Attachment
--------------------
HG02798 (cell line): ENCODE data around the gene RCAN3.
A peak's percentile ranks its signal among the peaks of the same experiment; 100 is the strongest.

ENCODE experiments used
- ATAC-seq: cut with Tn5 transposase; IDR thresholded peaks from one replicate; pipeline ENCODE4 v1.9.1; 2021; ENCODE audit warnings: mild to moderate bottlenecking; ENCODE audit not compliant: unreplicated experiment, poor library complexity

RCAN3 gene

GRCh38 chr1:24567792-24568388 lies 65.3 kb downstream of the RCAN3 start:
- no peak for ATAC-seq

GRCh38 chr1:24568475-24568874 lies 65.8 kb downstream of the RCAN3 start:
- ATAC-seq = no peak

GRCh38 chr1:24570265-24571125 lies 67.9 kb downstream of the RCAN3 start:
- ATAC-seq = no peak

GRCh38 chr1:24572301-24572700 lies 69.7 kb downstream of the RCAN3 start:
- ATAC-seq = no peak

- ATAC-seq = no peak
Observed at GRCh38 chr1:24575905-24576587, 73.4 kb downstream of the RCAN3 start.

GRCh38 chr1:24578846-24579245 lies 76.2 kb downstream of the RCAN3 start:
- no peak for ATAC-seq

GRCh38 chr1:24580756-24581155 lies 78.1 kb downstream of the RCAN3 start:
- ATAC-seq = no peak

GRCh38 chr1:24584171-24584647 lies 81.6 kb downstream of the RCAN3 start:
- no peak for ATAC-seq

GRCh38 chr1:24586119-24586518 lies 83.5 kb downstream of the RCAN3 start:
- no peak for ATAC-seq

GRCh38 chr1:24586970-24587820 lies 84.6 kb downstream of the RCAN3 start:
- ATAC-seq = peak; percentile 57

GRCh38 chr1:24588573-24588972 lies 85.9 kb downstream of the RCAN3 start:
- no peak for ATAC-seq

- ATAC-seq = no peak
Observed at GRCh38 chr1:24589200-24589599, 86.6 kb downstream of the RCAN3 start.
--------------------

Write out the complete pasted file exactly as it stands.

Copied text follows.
HG02798 (cell line): ENCODE data around the gene RCAN3.
A peak's percentile ranks its signal among the peaks of the same experiment; 100 is the strongest.

ENCODE experiments used
- ATAC-seq: cut with Tn5 transposase; IDR thresholded peaks from one replicate; pipeline ENCODE4 v1.9.1; 2021; ENCODE audit warnings: mild to moderate bottlenecking; ENCODE audit not compliant: unreplicated experiment, poor library complexity

RCAN3 gene

GRCh38 chr1:24567792-24568388 lies 65.3 kb downstream of the RCAN3 start:
- no peak for ATAC-seq

GRCh38 chr1:24568475-24568874 lies 65.8 kb downstream of the RCAN3 start:
- ATAC-seq = no peak

GRCh38 chr1:24570265-24571125 lies 67.9 kb downstream of the RCAN3 start:
- ATAC-seq = no peak

GRCh38 chr1:24572301-24572700 lies 69.7 kb downstream of the RCAN3 start:
- ATAC-seq = no peak

- ATAC-seq = no peak
Observed at GRCh38 chr1:24575905-24576587, 73.4 kb downstream of the RCAN3 start.

GRCh38 chr1:24578846-24579245 lies 76.2 kb downstream of the RCAN3 start:
- no peak for ATAC-seq

GRCh38 chr1:24580756-24581155 lies 78.1 kb downstream of the RCAN3 start:
- ATAC-seq = no peak

GRCh38 chr1:24584171-24584647 lies 81.6 kb downstream of the RCAN3 start:
- no peak for ATAC-seq

GRCh38 chr1:24586119-24586518 lies 83.5 kb downstream of the RCAN3 start:
- no peak for ATAC-seq

GRCh38 chr1:24586970-24587820 lies 84.6 kb downstream of the RCAN3 start:
- ATAC-seq = peak; percentile 57

GRCh38 chr1:24588573-24588972 lies 85.9 kb downstream of the RCAN3 start:
- no peak for ATAC-seq

- ATAC-seq = no peak
Observed at GRCh38 chr1:24589200-24589599, 86.6 kb downstream of the RCAN3 start.